Conflict Weekly

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Conflict Weekly
The US-China tensions over balloon, and Weather anomalies in the Americas

  IPRI Team

Conflict Weekly #162, 9 February 2023, Vol.4, No.6
An initiative by NIAS-IPRI and India Office of the KAS

Melvin George and Akriti Sharma

US: Air Force shoots down Chinese balloon

In the news
On 4 February, two US Air Force F-22 fighter jets shot down a Chinese balloon equipped with solar panels and surveillance devices 15 miles north east of Myrtle beach. The incident led to the closure of the airspace over Charleston, Myrtle Beach and Wilmington. The Federal Aviation Administration shut down three airports in North and South Carolina. This prompted Secretary of State Antony Blinken to cancel the visit to Beijing. Previously, on 2 February, the Pentagon press secretary said: “The United States government has detected and is tracking a high-altitude surveillance balloon that is over the continental United States right now.” The Pentagon quoted a senior official who said expressed “very high confidence” that the  balloon belongs to China. 
On 5 February, China condemned the shooting down of the balloon; the Ministry of National Defense spokesperson said: “We solemnly protest this move by the US side and reserve the right to take necessary measures to deal with similar situations.”
On 6 February, China's Foreign Minister Xie Feng confirmed that he had filed a formal complaint with the US Embassy over the "US attack on a Chinese civilian unmanned airship by military force." On the same day, CNN reported that Colombian Air Force and Costa Rica’s Civil Aviation Authority had tracked a similar balloon in their airspace the previous week but did not link it to China. The Chinese Foreign Ministry spokesperson Mao Ning said the balloon was useful for flight tests.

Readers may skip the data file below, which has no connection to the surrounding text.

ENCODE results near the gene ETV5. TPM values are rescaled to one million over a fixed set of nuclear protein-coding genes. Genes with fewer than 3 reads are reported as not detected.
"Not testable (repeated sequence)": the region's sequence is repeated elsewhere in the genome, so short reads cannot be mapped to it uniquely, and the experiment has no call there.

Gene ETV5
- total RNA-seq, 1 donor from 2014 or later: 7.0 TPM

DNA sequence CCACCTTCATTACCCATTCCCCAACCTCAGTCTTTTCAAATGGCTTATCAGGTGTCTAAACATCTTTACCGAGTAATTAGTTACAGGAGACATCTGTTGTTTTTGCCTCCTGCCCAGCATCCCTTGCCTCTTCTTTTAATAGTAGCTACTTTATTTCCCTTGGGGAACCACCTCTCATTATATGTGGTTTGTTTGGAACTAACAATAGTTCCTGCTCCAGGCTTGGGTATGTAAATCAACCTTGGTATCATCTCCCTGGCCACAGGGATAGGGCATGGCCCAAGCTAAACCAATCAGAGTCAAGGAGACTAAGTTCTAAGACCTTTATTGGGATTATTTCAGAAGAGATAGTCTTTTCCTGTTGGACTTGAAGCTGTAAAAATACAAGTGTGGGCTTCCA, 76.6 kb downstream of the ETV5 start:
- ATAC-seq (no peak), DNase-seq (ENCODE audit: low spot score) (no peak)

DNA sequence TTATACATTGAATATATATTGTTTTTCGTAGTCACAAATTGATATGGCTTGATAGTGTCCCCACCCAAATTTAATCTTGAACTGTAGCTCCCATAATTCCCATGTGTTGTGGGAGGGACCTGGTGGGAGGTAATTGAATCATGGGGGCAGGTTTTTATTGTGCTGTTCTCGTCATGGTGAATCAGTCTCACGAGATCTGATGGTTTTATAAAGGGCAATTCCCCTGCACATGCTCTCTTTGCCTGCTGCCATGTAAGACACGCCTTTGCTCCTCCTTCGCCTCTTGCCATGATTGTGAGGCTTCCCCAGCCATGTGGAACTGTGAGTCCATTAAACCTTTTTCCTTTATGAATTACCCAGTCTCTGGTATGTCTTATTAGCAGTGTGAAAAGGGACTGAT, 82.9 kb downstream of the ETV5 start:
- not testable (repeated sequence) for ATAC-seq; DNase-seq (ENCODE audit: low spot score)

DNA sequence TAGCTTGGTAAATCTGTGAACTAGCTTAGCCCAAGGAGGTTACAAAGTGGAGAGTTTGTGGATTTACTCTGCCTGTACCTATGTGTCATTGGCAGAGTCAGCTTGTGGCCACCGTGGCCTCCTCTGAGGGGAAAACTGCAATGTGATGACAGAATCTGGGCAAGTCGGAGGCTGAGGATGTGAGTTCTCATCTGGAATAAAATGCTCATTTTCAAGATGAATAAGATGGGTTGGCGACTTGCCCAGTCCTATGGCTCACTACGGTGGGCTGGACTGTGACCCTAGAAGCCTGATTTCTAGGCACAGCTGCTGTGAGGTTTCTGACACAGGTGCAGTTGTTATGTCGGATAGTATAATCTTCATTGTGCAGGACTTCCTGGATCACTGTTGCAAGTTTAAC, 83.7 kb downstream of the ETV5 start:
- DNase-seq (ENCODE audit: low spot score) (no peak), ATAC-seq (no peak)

On 7 February, Mao defended China’s claims, saying the balloon was for research purposes and strayed from its route because of bad weather.
Issues at large
First, a note on the balloons. The wind-driven balloons are capable of reaching high altitudes between 24000 and 37000 meters and can operate off the radar. According to a report by Scientific American, the balloon appeared to have a high level of manoeuvrability as opposed to China’s claim of using them for “civilian purpose,” especially when monitored over sensitive sites like Montana. Back in the 18th century,  hot air balloons were preferred for surveillance activities because of their low costs.
Second, tensions between the US and China. Apart from the trade war, which escalated during former President Donald Trump’s administration, issues like Hong Kong’s pro-democracy protests, human rights abuses within China, Chinese thefts of intellectual properties and technologies, and Taiwan’s right to self-governance, increased the friction between the US and China. The balloon was claimed to be as used for the civilian purpose by a Chinese company which was offered protection by China but not yet recognised so far. The alleged relations of Chinese companies with the People’s Liberation Army (PLA) have also been questioned during the trade wars.